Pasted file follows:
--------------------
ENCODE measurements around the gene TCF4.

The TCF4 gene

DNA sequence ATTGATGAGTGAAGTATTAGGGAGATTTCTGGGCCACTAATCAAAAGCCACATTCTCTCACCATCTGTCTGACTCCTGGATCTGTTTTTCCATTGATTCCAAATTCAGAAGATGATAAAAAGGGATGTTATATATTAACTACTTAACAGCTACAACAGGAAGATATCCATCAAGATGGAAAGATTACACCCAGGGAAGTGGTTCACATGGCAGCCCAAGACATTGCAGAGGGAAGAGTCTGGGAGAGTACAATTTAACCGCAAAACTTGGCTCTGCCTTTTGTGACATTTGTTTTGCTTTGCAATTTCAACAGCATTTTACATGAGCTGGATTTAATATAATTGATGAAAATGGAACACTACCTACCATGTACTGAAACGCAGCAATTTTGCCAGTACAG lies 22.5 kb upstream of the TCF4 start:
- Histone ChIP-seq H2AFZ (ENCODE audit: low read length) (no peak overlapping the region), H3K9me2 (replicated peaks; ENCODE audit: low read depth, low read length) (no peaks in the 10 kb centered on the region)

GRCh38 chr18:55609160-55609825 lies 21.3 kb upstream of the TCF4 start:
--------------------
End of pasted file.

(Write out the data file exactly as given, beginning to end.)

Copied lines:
ENCODE measurements around the gene TCF4.

The TCF4 gene

DNA sequence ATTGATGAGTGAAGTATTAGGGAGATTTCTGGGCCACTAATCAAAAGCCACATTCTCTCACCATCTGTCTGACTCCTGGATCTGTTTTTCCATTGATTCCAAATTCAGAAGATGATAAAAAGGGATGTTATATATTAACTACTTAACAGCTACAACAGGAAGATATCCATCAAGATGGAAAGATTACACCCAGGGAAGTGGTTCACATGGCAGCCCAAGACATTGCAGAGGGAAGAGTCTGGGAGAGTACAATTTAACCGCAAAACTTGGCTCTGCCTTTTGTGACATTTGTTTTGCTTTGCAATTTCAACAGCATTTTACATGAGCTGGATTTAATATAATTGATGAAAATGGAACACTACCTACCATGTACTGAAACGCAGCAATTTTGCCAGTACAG lies 22.5 kb upstream of the TCF4 start:
- Histone ChIP-seq H2AFZ (ENCODE audit: low read length) (no peak overlapping the region), H3K9me2 (replicated peaks; ENCODE audit: low read depth, low read length) (no peaks in the 10 kb centered on the region)

GRCh38 chr18:55609160-55609825 lies 21.3 kb upstream of the TCF4 start: